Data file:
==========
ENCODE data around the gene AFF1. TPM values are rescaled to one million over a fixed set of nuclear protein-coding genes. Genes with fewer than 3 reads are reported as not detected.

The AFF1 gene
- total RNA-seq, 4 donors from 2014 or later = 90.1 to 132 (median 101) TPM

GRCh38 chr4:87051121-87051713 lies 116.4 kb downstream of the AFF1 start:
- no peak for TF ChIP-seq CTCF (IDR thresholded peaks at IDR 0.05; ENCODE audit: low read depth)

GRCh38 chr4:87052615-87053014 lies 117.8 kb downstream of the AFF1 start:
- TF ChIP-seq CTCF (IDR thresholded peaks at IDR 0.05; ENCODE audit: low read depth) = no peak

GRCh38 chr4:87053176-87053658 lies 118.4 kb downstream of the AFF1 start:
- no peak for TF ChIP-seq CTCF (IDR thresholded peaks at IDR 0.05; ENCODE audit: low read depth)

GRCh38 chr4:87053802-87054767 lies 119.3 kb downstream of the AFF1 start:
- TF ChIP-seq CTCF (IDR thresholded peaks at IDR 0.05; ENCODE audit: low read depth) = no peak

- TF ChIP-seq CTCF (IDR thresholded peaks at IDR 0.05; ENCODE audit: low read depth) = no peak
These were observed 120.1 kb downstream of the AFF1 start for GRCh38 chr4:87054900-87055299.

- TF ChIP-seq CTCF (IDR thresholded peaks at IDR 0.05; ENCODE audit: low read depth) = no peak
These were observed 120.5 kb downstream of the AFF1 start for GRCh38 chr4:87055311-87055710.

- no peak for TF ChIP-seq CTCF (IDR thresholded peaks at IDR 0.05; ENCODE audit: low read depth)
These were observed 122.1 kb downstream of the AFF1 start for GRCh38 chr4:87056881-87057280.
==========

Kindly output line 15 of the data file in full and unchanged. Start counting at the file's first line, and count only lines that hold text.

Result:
These were observed 120.5 kb downstream of the AFF1 start for GRCh38 chr4:87055311-87055710.